Consumers are attracted to luxury but what defines it? Luxury for me is indulging in Lindt chocolates, possessing a GHD to tame my wild frizz, taking a long island vacation and spending quality time with my children.
According to a report in The New York Times (August 2011), Nordstrom has a waiting list for a Chanel sequined tweed coat with a $9,010 price. Mercedes-Benz US said it sold more cars in July last year than it had in any July in the last five years.
So what’s all this talk about a recession? The Luxury brands sector globally is bucking the trend and experiencing a boom.
I recently attended a Future Group marketing breakfast where it was said that it takes a lot for the luxury brands sector to fall flat. So are our luxury brands in South Africa taking a knock or are we riding the wave of elitist need?
According to the Luxury Brands Association of South Africa, this sector is in a stable position. There is a sense of consumer confidence but we haven’t turned the corner yet.
This brought on the debate as to whether luxury brands should offer lower-end products and capitalise on the youth market, which currently accounts for a whopping R104.8-billion spend each year.
A more affordable product offering could be a way for younger or aspirational consumers to experience the brand sooner, develop an affinity and hopefully grow with the brand. However there’s the risk of diluting the appeal of a luxury brand. For Calvin Klein, whose products you can find at your local Edgars store, this has rung true as they are now looking to open exclusive Calvin Klein stores.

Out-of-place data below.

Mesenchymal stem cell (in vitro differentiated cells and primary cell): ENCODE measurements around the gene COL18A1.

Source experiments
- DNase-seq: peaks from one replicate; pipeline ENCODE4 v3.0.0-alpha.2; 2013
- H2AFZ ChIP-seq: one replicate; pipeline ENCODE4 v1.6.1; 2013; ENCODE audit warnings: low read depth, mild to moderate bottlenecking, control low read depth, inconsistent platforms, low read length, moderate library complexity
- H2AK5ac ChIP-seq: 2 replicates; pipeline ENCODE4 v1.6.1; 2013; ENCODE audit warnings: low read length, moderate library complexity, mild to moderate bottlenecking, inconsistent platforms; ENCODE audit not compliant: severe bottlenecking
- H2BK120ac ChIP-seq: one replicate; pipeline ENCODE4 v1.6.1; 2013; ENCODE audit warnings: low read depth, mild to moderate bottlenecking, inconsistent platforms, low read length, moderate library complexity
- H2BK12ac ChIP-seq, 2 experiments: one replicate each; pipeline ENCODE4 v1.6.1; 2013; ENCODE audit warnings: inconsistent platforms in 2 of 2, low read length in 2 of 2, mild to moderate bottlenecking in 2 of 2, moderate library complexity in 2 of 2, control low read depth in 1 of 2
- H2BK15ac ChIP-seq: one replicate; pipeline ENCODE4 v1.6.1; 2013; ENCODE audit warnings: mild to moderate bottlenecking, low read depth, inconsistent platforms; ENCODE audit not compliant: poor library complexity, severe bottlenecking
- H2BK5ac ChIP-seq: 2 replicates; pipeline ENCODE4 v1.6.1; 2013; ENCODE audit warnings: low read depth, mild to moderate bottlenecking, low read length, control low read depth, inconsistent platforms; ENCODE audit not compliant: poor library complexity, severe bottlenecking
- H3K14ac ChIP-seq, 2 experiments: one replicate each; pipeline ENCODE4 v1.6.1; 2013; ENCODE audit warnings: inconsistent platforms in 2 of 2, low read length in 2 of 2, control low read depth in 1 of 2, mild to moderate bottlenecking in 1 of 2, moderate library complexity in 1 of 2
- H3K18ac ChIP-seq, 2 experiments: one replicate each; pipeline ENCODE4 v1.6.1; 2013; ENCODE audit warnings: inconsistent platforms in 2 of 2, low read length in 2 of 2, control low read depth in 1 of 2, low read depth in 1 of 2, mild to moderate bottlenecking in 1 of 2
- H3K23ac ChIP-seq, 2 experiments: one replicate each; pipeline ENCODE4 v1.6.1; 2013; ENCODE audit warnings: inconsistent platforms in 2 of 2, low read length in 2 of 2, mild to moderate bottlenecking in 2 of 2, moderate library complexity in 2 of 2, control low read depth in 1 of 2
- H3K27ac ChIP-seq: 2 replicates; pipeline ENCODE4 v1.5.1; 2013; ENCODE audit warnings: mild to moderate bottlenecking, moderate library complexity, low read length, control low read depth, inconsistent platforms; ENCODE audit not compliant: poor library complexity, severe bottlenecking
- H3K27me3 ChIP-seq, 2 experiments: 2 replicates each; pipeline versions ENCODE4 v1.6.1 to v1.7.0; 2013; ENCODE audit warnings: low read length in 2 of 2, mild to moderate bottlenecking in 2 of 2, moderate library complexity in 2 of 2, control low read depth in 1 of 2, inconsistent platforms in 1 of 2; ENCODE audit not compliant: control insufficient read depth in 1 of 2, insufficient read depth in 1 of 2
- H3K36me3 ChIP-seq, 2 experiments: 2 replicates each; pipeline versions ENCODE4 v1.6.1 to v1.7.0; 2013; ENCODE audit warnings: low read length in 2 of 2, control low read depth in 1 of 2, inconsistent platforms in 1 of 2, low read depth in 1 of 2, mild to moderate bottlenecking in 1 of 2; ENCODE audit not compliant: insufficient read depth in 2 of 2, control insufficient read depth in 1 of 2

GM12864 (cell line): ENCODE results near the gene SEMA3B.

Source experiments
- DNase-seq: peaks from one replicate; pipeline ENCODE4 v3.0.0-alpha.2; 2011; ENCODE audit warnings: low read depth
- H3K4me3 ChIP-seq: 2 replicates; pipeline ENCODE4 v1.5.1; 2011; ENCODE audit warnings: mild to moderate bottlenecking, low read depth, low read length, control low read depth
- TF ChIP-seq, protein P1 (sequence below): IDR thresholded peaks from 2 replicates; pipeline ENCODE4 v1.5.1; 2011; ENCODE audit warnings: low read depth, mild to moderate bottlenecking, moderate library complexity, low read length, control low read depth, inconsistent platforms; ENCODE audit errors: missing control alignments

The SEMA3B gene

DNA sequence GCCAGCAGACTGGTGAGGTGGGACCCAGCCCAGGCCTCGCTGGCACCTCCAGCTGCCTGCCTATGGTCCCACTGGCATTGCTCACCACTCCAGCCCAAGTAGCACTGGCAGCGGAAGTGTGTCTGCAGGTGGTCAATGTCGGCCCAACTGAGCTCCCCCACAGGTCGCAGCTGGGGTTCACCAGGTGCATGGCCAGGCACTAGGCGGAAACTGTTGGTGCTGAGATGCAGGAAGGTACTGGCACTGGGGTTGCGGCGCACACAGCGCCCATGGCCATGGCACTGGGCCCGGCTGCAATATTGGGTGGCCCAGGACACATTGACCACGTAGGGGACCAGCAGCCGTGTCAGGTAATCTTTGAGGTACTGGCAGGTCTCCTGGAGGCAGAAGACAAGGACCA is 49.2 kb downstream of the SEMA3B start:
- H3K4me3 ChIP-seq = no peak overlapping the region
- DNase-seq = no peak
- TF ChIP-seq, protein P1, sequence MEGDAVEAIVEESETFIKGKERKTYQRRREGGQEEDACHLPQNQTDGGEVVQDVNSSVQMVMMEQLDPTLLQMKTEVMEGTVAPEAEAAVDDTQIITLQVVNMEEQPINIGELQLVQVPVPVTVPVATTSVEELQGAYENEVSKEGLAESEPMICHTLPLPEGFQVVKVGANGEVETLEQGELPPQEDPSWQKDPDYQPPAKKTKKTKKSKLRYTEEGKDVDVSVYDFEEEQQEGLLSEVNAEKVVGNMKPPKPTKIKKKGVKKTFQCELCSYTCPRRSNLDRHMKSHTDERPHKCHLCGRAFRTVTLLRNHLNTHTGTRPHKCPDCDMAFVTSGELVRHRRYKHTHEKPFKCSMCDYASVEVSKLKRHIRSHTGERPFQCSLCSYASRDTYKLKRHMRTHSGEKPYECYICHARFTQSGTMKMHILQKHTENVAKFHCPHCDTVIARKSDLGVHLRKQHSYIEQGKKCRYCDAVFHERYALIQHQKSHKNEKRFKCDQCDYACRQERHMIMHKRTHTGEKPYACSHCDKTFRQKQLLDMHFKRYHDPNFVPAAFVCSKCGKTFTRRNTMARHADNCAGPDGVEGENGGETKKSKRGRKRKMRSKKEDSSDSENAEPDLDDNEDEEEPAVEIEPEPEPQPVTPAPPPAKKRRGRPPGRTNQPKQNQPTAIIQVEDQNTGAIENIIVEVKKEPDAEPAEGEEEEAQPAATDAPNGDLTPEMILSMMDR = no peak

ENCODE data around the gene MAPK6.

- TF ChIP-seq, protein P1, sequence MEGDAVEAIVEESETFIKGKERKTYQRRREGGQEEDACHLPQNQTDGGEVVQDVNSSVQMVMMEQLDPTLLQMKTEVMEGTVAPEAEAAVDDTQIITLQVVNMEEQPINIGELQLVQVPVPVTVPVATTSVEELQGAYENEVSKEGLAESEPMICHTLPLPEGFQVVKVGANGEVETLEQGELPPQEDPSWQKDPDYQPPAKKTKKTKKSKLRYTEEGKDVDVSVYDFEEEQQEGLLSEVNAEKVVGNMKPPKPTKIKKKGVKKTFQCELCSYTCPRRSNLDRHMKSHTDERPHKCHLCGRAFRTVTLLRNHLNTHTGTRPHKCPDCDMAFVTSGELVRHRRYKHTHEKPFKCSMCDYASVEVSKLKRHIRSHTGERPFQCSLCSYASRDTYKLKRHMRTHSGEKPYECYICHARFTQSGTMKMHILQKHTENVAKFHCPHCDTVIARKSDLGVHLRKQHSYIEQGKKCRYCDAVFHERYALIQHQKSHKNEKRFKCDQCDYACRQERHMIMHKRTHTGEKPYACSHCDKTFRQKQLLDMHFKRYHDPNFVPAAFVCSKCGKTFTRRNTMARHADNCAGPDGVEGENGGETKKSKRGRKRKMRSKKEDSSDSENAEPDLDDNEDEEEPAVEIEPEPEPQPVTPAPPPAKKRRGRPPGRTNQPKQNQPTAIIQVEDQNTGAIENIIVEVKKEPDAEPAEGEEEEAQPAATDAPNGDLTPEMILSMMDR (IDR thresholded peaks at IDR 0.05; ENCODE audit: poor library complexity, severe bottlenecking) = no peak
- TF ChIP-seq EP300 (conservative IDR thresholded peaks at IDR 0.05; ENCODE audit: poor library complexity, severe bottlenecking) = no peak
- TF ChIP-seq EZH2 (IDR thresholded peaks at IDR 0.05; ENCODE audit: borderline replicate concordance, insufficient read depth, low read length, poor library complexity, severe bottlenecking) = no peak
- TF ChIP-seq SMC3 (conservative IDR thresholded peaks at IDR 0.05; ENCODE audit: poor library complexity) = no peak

It’s not enough for luxury brands to rely solely on a name and exclusivity. They need to be looking at real quality and matching sentiment.
This is where credible and objective Public Relations (PR) plays a pivotal role. PR can relay the brand story/narrative which is steeped in the consciousness.
The Daytona Group that launched luxury brand Aston Martin in South Africa for example, don’t embark on much advertising. Their communication value lies in PR.
PR has also adopted an integrated approach with the inclusion of social/digital media where highly engaged consumers use these platforms to make purchasing decisions.
With all this said, is it a question of ethics to invest in luxury brands in our volatile economy, while water is a luxury in some parts of the world including our very own backyard? What defines your luxury?